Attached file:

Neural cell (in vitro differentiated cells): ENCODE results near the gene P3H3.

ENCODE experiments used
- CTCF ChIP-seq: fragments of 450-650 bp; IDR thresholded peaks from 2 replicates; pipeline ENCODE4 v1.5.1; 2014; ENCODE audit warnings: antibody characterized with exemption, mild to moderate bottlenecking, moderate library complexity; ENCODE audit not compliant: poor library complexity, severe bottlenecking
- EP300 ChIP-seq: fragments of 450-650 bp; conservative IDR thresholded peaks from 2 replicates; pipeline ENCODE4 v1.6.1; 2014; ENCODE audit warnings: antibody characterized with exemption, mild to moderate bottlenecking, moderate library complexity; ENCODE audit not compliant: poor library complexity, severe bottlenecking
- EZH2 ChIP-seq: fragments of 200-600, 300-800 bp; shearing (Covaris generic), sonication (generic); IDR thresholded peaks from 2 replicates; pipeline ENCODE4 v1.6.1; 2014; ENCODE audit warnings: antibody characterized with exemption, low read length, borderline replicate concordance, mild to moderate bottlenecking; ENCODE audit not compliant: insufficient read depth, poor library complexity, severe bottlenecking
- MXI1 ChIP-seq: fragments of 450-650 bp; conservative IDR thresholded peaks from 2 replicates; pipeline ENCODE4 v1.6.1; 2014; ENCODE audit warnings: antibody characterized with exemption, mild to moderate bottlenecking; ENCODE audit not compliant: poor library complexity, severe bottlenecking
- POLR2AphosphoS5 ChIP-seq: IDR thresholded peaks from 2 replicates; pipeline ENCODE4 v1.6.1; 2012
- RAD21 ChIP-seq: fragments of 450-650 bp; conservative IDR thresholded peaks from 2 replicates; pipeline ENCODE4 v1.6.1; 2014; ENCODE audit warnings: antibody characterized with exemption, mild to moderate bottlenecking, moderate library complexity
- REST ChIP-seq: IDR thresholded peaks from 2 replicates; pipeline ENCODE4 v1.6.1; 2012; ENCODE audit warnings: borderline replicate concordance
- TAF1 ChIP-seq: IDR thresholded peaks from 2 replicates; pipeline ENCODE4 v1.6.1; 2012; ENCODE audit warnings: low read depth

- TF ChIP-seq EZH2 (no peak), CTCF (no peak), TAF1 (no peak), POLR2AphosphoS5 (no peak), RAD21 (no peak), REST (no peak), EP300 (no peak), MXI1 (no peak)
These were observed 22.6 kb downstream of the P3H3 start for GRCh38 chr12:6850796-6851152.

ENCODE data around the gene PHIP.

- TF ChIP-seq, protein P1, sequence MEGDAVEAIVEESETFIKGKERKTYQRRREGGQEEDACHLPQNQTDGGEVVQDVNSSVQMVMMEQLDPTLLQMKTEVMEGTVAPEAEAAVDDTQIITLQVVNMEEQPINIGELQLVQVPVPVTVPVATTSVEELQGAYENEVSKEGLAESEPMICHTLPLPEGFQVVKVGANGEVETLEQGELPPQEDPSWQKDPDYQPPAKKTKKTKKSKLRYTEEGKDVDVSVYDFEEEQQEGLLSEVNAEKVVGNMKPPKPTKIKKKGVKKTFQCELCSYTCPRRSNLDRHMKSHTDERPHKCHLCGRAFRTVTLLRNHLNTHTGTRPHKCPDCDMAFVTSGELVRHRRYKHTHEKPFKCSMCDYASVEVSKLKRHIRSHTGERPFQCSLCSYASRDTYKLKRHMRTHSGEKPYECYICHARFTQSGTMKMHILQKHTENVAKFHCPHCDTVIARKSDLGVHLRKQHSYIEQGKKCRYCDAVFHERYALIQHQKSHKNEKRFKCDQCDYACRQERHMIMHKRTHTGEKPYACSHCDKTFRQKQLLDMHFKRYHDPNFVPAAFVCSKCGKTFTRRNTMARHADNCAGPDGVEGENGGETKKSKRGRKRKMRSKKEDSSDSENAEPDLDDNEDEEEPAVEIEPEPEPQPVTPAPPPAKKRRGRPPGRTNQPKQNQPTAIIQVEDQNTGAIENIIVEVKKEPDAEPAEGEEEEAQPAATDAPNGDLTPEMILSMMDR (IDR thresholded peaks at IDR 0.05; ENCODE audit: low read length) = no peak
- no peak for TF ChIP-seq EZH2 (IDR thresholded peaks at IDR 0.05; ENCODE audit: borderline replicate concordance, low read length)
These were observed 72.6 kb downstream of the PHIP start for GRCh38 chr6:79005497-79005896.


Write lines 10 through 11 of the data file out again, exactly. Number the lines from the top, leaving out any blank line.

- TAF1 ChIP-seq: IDR thresholded peaks from 2 replicates; pipeline ENCODE4 v1.6.1; 2012; ENCODE audit warnings: low read depth

- TF ChIP-seq EZH2 (no peak), CTCF (no peak), TAF1 (no peak), POLR2AphosphoS5 (no peak), RAD21 (no peak), REST (no peak), EP300 (no peak), MXI1 (no peak)